I think you're mischaracterizing my position a bit here. I obviously did not go into detail about each point; that would require many epic posts, and others have done the leg work on most of these claims already. I would never say that a position merits "automatic rejection," but these claims merit rejection on the balance of scientific evidence.

Firstly, I would say that most of the bullet points are indeed economic.

Almost any claim about a commercial product will have economic components, but the principal objection in these cases is not a claim about the economics, it's a claim about a fact that is amenable to scientific scrutiny.

If it were indeed true that a certain GMO may not have superior yield, but increases the farmer’s total costs for various inputs and may lead directly or indirectly to superweed production or other damage to the soil and ecosystem on which the farmer ultimately depends, these would be powerful economic reasons to reject the new crop.

This is certainly true. I have trouble believing that farmers would make the informed decision to purchase seeds that cost more and did not improve yield, but long term negative externalities of soil depletion could be harder for farmers to price in. Of course, that first statement that I bolded is key, the "if it were true" part is a scientific question. If it were true, there would be economic consequences, but the arguments are around the truth of the claim, and that's where the anti-science comes in.

All of the questions that follow in that paragraph are good questions, ones that merit discussion, and I agree that they are based on questions of values and not science. Unfortunately, those are largely not the conversations being had, since proponents and opponents are so apart on the basic facts. Further, the answers to many of those questions will be answers in the specific, not general, use of genetic engineering. It is possible that the environmental or economic impact of "GMO X" is too high, while the impact of "GMO Y" is acceptable, or vise versa, or both may be neutral, or both may be net positive or net negative. These discussions of value are worth having, and we should talk about what sort of regulation and policy will get us where we want to be. But those discussions are largely drowned out by erroneous claims about "toxins" and "safety," claims that the weight of scientific evidence says are false.

Yeah, they are anti-technology as they shout on Twitter from their iPads.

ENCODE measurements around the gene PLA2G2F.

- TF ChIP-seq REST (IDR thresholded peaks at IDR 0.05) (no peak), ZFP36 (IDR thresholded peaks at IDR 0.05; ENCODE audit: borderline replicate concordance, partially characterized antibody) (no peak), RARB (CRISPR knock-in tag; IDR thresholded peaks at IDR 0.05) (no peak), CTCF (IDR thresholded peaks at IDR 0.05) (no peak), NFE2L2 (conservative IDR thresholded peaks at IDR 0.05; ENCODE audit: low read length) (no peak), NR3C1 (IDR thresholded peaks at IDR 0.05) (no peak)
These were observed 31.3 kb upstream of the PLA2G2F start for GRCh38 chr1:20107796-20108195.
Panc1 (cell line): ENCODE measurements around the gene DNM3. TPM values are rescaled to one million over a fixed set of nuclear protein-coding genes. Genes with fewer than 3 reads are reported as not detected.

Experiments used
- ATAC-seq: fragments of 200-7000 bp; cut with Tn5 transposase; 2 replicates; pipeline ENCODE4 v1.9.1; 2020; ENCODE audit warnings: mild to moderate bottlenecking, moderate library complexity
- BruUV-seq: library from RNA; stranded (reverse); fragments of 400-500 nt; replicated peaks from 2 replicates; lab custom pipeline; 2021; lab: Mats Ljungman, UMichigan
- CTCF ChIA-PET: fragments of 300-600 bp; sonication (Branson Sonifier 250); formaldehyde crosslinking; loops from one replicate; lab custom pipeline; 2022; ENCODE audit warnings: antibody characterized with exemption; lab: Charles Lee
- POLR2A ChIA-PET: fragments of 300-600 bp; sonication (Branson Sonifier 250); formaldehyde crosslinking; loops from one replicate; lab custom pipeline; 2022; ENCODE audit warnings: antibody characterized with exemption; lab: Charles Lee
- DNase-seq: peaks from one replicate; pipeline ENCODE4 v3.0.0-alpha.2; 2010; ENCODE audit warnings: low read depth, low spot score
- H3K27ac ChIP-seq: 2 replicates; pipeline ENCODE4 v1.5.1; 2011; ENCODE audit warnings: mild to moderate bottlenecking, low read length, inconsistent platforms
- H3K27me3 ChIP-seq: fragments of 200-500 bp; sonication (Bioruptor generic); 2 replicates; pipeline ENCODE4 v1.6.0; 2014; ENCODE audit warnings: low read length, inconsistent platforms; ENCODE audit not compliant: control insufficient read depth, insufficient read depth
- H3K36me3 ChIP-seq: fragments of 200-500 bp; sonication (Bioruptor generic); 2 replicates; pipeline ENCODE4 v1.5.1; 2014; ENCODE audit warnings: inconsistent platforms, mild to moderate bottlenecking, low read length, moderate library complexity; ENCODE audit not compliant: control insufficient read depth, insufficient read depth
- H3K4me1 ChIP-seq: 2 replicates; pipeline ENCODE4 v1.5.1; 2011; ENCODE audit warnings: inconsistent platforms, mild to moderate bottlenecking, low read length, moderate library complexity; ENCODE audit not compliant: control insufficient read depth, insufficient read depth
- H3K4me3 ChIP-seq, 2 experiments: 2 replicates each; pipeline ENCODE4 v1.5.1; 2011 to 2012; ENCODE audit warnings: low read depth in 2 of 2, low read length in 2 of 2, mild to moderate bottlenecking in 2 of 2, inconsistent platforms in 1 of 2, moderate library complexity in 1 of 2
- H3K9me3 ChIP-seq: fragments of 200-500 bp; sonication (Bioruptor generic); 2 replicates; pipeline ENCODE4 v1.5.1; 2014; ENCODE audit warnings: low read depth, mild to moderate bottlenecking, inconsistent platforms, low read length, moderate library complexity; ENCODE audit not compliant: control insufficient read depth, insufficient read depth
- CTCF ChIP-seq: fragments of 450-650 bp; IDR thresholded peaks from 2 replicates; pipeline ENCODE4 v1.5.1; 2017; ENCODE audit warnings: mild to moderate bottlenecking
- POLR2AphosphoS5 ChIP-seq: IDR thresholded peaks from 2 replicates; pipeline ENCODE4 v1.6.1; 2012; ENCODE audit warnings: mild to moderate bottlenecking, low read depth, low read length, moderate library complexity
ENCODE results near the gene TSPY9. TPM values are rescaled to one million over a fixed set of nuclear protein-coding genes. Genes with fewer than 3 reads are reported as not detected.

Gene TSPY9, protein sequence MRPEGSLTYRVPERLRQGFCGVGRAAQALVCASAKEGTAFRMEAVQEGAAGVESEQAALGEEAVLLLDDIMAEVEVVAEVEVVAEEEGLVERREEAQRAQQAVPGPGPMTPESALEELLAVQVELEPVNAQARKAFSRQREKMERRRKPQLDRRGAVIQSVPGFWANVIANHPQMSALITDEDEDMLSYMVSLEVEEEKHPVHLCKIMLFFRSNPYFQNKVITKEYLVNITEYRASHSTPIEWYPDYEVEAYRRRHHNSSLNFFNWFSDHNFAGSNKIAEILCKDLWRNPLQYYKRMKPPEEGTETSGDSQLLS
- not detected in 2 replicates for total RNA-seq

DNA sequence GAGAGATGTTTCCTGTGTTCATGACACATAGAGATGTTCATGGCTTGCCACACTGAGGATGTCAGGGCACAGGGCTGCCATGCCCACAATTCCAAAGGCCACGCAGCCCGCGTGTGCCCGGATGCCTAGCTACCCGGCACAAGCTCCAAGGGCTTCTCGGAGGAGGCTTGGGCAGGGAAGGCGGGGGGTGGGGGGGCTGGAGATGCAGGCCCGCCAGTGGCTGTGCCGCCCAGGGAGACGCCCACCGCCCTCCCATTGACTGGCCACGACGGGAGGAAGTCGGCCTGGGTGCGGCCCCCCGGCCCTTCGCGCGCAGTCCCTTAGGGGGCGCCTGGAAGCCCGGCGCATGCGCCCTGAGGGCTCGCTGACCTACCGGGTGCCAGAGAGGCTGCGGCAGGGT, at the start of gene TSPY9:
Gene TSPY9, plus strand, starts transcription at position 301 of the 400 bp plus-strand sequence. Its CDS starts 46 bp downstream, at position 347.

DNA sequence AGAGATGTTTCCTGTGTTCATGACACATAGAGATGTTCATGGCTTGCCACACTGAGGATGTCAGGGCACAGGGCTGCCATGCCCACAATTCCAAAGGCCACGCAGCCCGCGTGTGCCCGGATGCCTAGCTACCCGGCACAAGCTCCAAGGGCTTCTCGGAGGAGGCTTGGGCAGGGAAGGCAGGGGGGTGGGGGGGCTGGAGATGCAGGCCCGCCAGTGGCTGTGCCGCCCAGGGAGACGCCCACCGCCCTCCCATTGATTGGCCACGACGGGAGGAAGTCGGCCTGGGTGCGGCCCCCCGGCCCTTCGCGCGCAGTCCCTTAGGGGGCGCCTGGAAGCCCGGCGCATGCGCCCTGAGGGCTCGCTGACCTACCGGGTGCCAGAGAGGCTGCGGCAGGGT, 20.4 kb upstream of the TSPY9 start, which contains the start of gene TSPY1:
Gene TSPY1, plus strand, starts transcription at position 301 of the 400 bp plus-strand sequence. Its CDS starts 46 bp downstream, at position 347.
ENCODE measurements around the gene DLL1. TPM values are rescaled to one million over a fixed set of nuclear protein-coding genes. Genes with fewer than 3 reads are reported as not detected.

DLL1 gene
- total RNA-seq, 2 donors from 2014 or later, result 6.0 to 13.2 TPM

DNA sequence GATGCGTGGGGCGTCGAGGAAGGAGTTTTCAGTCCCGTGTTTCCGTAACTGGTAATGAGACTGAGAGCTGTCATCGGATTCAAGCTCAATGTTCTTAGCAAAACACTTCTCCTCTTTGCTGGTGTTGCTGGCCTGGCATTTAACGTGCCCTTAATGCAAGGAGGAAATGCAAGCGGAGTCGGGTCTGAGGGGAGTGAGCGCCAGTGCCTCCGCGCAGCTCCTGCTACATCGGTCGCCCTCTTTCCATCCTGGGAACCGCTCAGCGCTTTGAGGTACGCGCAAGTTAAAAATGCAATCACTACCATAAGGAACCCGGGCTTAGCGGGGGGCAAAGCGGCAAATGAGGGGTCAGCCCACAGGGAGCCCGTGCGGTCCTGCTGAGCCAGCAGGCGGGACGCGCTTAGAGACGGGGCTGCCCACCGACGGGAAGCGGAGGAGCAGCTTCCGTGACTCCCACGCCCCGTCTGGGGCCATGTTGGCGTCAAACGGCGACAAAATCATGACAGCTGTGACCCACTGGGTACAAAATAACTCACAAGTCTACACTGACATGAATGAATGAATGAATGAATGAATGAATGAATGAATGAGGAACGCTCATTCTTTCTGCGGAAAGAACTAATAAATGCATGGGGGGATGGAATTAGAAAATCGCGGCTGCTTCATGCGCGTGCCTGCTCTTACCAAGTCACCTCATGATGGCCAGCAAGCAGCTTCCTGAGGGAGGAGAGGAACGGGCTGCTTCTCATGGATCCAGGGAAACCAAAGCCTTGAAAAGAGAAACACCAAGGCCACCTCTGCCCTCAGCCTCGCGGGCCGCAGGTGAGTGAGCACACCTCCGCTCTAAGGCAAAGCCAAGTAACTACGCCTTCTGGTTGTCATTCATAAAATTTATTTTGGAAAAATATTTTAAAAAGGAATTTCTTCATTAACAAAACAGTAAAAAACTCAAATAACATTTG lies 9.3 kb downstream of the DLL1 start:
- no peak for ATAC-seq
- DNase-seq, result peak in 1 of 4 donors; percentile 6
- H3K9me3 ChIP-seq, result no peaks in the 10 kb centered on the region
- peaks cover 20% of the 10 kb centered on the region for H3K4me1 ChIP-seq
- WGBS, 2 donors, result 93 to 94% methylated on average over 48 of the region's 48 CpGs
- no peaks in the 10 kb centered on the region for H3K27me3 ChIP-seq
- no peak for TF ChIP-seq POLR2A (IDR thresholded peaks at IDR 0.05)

I'm sorry, but if you want to prevent academic researchers from even performing trials to see if GMO potato plants could resist blight, it's anti-science.

If you work to prevent a food security and agriculture education bill from passing because it has the word "biotechnology" in it, it's anti-science.

If you destroy a trial of wheat plants that might reduce nitrogen use, it's anti-science.

If you burn a lab of a researcher because she works on biotechnology, it's anti-science.

I actually suspect that for Alice Bell that it is economic and political objections that drive her. But using those things to help club other's research to death does not make you pro-science.

Hm. Well, I've certainly heard people hanging out around the water cooler bash science and scientists. No thoughtful argumentation, just a lot of smirking, sneering and what in regard to any other group of people would be considered out-and-out bigotry.

So maybe it's not the stance on a particular issue that makes it anti-science much as what lies behind it, if you can discern it. Some people are just thick and can't help it, others are vicious and on the attack. I tend to look for hints of postmodernist type thinking as an index of how much ant-science might actually be present.

By Obstreperous A… (not verified) on 06 Aug 2013 #permalink

Kevin - Thanks very much for your thoughtful and courteous response. I certainly agree that when independent scientific evidence is available, it is the best means of evaluating claims regarding either the benefits or the harms of GMOs. Unfortunately, the published evidence regarding most of these claims is not extensive and one-sided enough to make such a slam-dunk case, one way or the other, that everyone who really looks at it is forced to agree. As in so many other areas of endeavor where money and highly valued beliefs are involved (nutrition and health being high on the list), the same evidence can be termed "definitive" or "worthless" depending upon the interests and ideology of the viewer. Since the available evidence will always be finite and imperfectly congruent, I have come to doubt that it's possible to get an answer even to a question of fact that everyone agrees is correct.